The real miracle is this:  Open Heart Surgery to correct malformations has only been performed since the mid 1950's.  Even into the 60s-70s, a child with Down Syndrome was recommended not to over-exert themselves as a primary form of treatment for heart malformations.  Into the 80s, doctors could and would routinely refuse to correct heart defects on the grounds that it was a wasteful surgery that was unwarranted.  There is even an article in the US National Library of Medicine which addresses the fact that parents were being steered away from surgery based on Down Syndrome as recently as 2001.

The year of her birth was 2002.  Her surgery was February 2003.

The surgery was visibly a success from the moment we saw her, we knew it to be so.  Before the surgery, she was white as porcelain, and had no energy.  She slept all the time.  She never attempted to roll over or do any milestones babies her age did.

When we saw her after the surgery, moments after being moved to the CICU, we saw pink cheeks for the very first time in her life.  We saw her fighting her restraints to yank off the breathing tube under her nose.  The nurse greeted us with "I swear, she is acting like she'd like to jump off the bed and run down the hall!"

And as soon as she got home, she a made up for lost time.  She couldn't get her eyes wide enough.  She couldn't try hard enough.  She couldn't LIVE enough.

And that was the first chapter of the butterfly that is Elise.  Since then, she has fought bigger and bigger battles, but thanks to that heart of courage of hers...she is always the victor.


  1. Elise has been a fighter since day 1. Love the last picture of her! I am not a big fan of all the first docs that you had. Seriously? They should have had her lined up with a cardiologist before she was discharged from the hospital at birth! I am ever so grateful that Elise had such a good surgeon. That can make all the difference. I will tell you this. I worked in a PICU/CICU from 2002-2004 and the majority of our cardiac babies had Ds--mostly AV canals. It scare me to think that just prior to that advice was given to docs to just not perform these lifesaving surgeries!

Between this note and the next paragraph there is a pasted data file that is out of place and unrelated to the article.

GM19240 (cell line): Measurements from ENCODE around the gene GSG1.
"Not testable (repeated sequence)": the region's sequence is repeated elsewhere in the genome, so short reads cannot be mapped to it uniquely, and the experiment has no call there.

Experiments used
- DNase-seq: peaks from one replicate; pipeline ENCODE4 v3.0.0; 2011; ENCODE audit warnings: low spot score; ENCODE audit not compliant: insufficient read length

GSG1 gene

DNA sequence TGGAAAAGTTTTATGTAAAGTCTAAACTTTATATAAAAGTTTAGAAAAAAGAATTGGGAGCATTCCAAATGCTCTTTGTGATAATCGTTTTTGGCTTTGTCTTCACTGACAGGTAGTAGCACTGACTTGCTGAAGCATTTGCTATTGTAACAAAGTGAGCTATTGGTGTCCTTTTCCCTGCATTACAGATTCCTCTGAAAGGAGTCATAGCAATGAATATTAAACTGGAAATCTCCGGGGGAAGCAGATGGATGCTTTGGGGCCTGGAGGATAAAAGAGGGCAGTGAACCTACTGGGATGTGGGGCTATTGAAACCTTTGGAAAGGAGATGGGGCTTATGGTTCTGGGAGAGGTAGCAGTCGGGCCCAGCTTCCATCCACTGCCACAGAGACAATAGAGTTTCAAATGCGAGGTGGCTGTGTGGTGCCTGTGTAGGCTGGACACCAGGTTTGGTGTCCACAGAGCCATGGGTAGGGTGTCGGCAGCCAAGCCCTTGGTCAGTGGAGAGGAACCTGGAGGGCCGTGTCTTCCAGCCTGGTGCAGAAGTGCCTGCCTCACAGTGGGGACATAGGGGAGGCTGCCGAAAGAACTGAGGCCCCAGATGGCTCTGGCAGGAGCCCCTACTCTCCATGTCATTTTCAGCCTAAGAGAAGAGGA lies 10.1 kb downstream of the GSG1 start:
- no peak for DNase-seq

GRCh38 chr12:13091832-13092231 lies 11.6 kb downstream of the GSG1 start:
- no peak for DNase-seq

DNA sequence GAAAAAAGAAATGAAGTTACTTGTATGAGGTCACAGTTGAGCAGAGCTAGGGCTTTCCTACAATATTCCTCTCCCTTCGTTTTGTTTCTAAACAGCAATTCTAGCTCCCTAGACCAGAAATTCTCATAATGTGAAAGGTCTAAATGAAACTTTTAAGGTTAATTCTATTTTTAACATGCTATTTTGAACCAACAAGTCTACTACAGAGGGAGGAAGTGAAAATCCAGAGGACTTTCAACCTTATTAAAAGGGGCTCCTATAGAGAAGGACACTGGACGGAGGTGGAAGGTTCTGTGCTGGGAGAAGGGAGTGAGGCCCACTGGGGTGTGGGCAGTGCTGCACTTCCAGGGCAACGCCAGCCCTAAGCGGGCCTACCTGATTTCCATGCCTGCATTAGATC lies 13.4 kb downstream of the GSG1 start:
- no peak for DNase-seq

2. Beautiful, beautiful post. Happy belated Heart Day to Elise! I'm so sorry you had such a bad time with arrogant doctors, but I feel that we are so fortunate to have had our beautiful children at a time when these kinds of repairs are routine for children with Down syndrome. I met an amazing young woman with Down syndrome last weekend who had a heart *transplant* two years ago, after numerous other cardiac surgeries. She said that when her heart began to truly fail, her parents did some research and found that there were 2 other people with Ds who had had transplants, so they, and her cardiologist, pushed for it and got it, and now she's thriving, able to carry on her message as a self advocate and a beautiful example of what medical intervention can accomplish.

  3. I can't believe doctors used to be able to refuse to perform surgery on kids with Down syndrome! I mean, I can believe it, but I can't BELIEVE it. I am happy that Elise got her surgery and that it helped her to become the vibrant kid she is now!